It’s two months of A Common Table giveaways! From now until December, I’ll be sharing a recipe from the cookbook here and holding a giveaway of one of my favorite kitchen treasures used in the book every week on Instagram, and you’ll have a week to enter before the winner is announced, along with a new giveaway.
When I was picking which recipe to share with you this week using the item in this week’s giveaway, I nearly couldn’t decide because I had so many choices. A Lodge cast iron skillet is the backbone of so many dishes in my kitchen–from perfect golden pancakes to the crispest-edged bindaetteok, gently browned grilled cheeses to steaks with the perfect crust, to soft, gooey cinnamon rolls–that I feel like it might be on every page. But with the weather cooling down and cozy vibes abounding, these eggs, warm and comforting with a subtle heat, ended up the only logical choice.
Before shakshuka made it into my kitchen—probably through Molly!–tomatoes and eggs had never cozied up together on my plate except in my mother’s Chinese eggs and tomatoes. But eggs become extraordinary when coddled in a spicy tomato sauce and baked until wobbly in the center but firm on the edges. Hearty, flavorful, and filling, yet simple and even kind of light, it’s the stuff that lazy brunch or even weeknight dinner dreams are made of. This version is based on “eggs in purgatory,” an Italian cousin to shakshuka, but the heat in the tomato sauce comes from my favorite Korean condiment, gochujang. The sweet, smoky spice turns out to be an ideal match for bright tomato sauce, with a touch of fermented tang that blends seamlessly into the tartness of the tomatoes; you’d never guess it was there amid the parsley and Parmesan, except for the subtle, addictive depth of flavor that makes it the perfect unexpected addition.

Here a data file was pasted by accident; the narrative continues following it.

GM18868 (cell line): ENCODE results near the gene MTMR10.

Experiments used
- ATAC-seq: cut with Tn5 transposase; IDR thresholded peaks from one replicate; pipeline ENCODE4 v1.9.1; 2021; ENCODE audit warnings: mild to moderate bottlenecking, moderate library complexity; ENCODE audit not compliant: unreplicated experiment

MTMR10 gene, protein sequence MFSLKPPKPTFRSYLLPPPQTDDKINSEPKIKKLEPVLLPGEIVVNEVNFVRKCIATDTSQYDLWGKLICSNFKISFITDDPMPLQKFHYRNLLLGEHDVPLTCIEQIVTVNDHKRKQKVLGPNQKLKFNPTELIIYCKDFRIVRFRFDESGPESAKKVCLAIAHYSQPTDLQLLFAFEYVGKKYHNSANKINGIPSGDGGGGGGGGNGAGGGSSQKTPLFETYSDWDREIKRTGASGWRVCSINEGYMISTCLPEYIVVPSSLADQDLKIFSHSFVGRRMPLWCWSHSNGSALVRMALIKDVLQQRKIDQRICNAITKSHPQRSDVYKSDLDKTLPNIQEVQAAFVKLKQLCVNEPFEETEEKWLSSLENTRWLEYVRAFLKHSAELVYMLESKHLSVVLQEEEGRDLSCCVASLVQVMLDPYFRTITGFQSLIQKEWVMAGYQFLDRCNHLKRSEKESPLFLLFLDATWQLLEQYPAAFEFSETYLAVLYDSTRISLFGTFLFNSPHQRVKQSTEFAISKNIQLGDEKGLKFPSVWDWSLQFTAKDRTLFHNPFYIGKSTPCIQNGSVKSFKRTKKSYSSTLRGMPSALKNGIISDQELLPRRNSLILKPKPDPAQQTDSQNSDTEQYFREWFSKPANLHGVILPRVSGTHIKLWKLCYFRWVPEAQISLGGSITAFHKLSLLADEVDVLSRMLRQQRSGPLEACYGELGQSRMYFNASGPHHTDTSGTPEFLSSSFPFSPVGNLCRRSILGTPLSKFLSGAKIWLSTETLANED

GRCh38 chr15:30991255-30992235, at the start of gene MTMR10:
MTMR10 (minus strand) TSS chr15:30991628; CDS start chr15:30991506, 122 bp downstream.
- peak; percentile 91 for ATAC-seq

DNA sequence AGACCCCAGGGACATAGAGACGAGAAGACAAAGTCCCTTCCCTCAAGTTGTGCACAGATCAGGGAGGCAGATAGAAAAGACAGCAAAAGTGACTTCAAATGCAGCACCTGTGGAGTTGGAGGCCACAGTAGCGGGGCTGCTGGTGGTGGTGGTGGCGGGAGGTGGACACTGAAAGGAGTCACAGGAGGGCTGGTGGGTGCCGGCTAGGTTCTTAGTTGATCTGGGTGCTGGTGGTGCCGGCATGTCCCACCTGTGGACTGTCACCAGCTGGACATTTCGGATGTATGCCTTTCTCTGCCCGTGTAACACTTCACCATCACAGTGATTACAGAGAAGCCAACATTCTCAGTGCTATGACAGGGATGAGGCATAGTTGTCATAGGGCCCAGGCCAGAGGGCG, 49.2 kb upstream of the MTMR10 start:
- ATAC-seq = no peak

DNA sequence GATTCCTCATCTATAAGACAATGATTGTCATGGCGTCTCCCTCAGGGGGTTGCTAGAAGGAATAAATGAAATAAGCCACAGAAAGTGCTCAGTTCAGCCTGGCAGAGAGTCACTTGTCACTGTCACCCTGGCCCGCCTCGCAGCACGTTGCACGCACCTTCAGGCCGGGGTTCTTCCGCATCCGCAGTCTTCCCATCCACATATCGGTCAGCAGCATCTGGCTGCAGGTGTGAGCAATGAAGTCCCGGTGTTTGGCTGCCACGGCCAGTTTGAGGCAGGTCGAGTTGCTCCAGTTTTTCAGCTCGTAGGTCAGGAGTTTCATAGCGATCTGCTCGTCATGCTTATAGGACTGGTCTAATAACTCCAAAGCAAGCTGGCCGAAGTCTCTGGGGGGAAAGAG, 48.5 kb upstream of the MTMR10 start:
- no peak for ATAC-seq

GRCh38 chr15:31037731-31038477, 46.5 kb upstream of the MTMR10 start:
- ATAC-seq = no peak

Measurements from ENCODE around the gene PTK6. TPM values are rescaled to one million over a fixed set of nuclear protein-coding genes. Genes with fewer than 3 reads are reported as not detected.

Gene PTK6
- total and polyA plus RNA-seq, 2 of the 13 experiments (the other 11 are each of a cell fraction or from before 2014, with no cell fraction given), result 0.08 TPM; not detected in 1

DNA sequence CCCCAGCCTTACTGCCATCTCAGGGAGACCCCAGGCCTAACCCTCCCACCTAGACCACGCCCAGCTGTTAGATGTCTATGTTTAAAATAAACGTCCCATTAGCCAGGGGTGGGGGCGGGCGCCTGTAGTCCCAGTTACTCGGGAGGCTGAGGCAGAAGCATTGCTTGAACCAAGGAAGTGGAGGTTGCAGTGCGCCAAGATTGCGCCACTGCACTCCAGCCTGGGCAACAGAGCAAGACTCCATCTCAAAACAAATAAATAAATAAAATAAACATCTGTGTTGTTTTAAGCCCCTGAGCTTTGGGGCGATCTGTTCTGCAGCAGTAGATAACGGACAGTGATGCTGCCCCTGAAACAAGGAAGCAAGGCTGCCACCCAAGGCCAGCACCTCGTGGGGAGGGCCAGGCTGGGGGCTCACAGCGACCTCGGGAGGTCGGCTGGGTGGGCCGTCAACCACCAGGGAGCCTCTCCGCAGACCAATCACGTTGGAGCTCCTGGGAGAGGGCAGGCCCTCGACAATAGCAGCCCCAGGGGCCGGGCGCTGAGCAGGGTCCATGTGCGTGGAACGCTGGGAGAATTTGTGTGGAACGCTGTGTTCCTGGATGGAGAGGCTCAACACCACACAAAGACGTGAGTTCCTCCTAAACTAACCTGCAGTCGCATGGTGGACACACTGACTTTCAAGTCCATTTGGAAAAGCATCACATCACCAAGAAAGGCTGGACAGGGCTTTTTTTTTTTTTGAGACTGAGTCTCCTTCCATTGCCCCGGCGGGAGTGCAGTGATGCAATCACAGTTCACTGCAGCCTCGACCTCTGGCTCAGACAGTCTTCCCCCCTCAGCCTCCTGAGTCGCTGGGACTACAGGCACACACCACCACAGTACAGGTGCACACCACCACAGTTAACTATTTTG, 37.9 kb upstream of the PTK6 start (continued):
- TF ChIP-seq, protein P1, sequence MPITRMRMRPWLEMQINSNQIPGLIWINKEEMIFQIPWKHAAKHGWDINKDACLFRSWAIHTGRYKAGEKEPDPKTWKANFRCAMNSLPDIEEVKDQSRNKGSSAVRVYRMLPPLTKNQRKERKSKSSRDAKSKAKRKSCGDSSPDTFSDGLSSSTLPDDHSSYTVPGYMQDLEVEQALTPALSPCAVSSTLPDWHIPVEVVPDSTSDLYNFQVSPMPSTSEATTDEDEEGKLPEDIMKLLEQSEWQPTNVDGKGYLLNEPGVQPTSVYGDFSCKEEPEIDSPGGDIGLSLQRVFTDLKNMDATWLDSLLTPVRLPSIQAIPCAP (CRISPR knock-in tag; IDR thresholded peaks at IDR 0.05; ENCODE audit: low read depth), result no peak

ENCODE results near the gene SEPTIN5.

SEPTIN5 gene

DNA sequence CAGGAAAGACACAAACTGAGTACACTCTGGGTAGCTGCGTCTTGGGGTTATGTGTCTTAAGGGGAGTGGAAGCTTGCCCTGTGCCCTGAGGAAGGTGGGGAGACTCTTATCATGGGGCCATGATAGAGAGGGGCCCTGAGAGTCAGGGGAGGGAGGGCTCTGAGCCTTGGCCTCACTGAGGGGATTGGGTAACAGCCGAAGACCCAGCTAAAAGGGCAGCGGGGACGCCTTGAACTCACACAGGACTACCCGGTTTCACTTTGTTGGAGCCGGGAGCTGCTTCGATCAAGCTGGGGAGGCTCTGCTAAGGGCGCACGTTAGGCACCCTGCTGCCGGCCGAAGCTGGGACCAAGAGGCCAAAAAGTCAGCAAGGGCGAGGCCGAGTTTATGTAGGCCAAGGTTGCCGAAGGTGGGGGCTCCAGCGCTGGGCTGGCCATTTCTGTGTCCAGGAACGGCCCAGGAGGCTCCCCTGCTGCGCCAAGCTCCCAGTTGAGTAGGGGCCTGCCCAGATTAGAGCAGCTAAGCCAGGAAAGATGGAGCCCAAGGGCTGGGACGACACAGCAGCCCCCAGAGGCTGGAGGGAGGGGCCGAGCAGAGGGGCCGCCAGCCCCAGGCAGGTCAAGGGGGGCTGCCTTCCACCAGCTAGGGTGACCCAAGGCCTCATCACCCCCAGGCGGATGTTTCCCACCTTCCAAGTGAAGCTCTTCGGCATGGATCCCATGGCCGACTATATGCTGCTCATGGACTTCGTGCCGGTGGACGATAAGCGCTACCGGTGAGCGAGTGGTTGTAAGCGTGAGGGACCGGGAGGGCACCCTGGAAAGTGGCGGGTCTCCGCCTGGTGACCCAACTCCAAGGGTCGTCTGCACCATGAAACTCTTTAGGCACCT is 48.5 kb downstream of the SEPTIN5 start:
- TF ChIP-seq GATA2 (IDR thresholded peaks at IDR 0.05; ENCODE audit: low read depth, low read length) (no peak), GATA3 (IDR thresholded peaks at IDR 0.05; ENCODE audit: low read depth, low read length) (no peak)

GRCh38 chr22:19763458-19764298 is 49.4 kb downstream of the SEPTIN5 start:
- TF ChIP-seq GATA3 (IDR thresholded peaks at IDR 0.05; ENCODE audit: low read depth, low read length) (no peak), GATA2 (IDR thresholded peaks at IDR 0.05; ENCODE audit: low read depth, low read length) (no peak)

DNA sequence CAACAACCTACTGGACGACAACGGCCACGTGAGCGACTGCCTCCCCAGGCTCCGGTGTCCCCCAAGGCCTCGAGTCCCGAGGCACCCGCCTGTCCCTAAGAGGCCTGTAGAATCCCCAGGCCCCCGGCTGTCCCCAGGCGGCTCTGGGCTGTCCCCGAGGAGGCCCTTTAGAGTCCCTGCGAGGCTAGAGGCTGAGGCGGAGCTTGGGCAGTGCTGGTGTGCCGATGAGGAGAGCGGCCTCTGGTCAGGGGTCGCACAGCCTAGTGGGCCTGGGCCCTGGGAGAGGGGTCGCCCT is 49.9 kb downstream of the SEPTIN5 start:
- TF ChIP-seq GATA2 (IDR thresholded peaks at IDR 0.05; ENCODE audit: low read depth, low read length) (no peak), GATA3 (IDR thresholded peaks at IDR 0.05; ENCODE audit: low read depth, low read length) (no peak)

Pop over to my Instagram to enter the giveaway for one 10.25-inch Lodge cast iron skillet like the one used for these eggs (and a million other things in A Common Table) and a signed copy of the book! The giveaway ends next Friday, November 2 at 12:00am.Print
gochujang eggs in purgatory
- 1 to 2 tablespoons olive oil
- 2 cups diced onion
- (1 to 2 onions)
- 1 tablespoon minced garlic (2 to 3 cloves)
- Salt and black pepper,
- to taste
- ¼ cup minced fresh parsley (or perilla leaves, if you can get them), plus more for serving
- 1 (28-ounce) can diced
- or crushed tomatoes
- ¼ cup grated Parmesan cheese, plus more for serving
- 2 to 3 tablespoons gochujang
- 1 to 2 teaspoons brown sugar, light or dark (optional)
- 1 to 2 cups torn spinach
- or kale leaves, or other leafy greens (optional)
- 4 to 6 large eggs (depending on how many people you’re serving)
- Toast, for serving
- In a 10-inch skillet, heat the oil over medium until shimmering. Add the onion and garlic, season with salt and pepper, and cook until the onion begins to soften, 2 to 3 minutes. Add the parsley and cook for about 2 more minutes, just until parsley begins to soften and turn bright green.
- Add the tomatoes, Parmesan, gochujang, and brown sugar (if using), and give everything a good stir. Season with salt and pepper, then lower the heat to medium-low and simmer for about 15 minutes, stirring occasionally. Taste and adjust the seasonings if needed. Add the greens (if using) and cook until just barely wilted. Spinach and other more tender leafy greens will take only 30 seconds to 1 minute; kale and other tough leafy greens will take longer, 3 to 4 minutes.
- Make small indentations in the sauce for the eggs, one for each egg, and crack them into the pan. Cover the pan and cook until the whites are set and the yolks are still soft, 5 to 7 minutes (or longer, if you like your eggs more firm). Meanwhile, toast your bread. Once the eggs are cooked to your liking, remove from the heat and enjoy warm, sprinkled with additional Parmesan and parsley, and served with toast for dipping.